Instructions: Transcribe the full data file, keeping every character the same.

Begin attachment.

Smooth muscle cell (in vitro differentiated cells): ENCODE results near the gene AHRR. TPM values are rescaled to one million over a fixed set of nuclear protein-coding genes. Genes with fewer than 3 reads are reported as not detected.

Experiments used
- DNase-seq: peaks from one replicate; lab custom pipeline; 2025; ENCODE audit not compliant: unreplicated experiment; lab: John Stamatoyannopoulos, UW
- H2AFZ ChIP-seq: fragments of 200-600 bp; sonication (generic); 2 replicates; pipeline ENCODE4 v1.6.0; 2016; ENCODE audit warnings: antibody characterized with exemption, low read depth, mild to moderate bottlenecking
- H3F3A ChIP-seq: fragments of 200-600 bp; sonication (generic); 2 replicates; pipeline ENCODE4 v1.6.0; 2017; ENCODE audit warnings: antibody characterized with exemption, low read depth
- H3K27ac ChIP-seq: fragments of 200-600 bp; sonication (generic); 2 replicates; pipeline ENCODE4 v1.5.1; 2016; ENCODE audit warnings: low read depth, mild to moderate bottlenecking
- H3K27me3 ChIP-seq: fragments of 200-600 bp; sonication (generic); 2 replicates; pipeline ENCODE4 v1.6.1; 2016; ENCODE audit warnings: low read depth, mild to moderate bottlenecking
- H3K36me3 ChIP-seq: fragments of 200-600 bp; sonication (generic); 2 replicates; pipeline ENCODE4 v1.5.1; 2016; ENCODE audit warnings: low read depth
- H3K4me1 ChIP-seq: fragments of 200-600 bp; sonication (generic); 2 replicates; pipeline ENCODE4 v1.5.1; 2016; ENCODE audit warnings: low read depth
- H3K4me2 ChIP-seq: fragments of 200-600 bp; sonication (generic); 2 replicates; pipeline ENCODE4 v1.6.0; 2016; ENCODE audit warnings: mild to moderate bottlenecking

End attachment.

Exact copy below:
Smooth muscle cell (in vitro differentiated cells): ENCODE results near the gene AHRR. TPM values are rescaled to one million over a fixed set of nuclear protein-coding genes. Genes with fewer than 3 reads are reported as not detected.

Experiments used
- DNase-seq: peaks from one replicate; lab custom pipeline; 2025; ENCODE audit not compliant: unreplicated experiment; lab: John Stamatoyannopoulos, UW
- H2AFZ ChIP-seq: fragments of 200-600 bp; sonication (generic); 2 replicates; pipeline ENCODE4 v1.6.0; 2016; ENCODE audit warnings: antibody characterized with exemption, low read depth, mild to moderate bottlenecking
- H3F3A ChIP-seq: fragments of 200-600 bp; sonication (generic); 2 replicates; pipeline ENCODE4 v1.6.0; 2017; ENCODE audit warnings: antibody characterized with exemption, low read depth
- H3K27ac ChIP-seq: fragments of 200-600 bp; sonication (generic); 2 replicates; pipeline ENCODE4 v1.5.1; 2016; ENCODE audit warnings: low read depth, mild to moderate bottlenecking
- H3K27me3 ChIP-seq: fragments of 200-600 bp; sonication (generic); 2 replicates; pipeline ENCODE4 v1.6.1; 2016; ENCODE audit warnings: low read depth, mild to moderate bottlenecking
- H3K36me3 ChIP-seq: fragments of 200-600 bp; sonication (generic); 2 replicates; pipeline ENCODE4 v1.5.1; 2016; ENCODE audit warnings: low read depth
- H3K4me1 ChIP-seq: fragments of 200-600 bp; sonication (generic); 2 replicates; pipeline ENCODE4 v1.5.1; 2016; ENCODE audit warnings: low read depth
- H3K4me2 ChIP-seq: fragments of 200-600 bp; sonication (generic); 2 replicates; pipeline ENCODE4 v1.6.0; 2016; ENCODE audit warnings: mild to moderate bottlenecking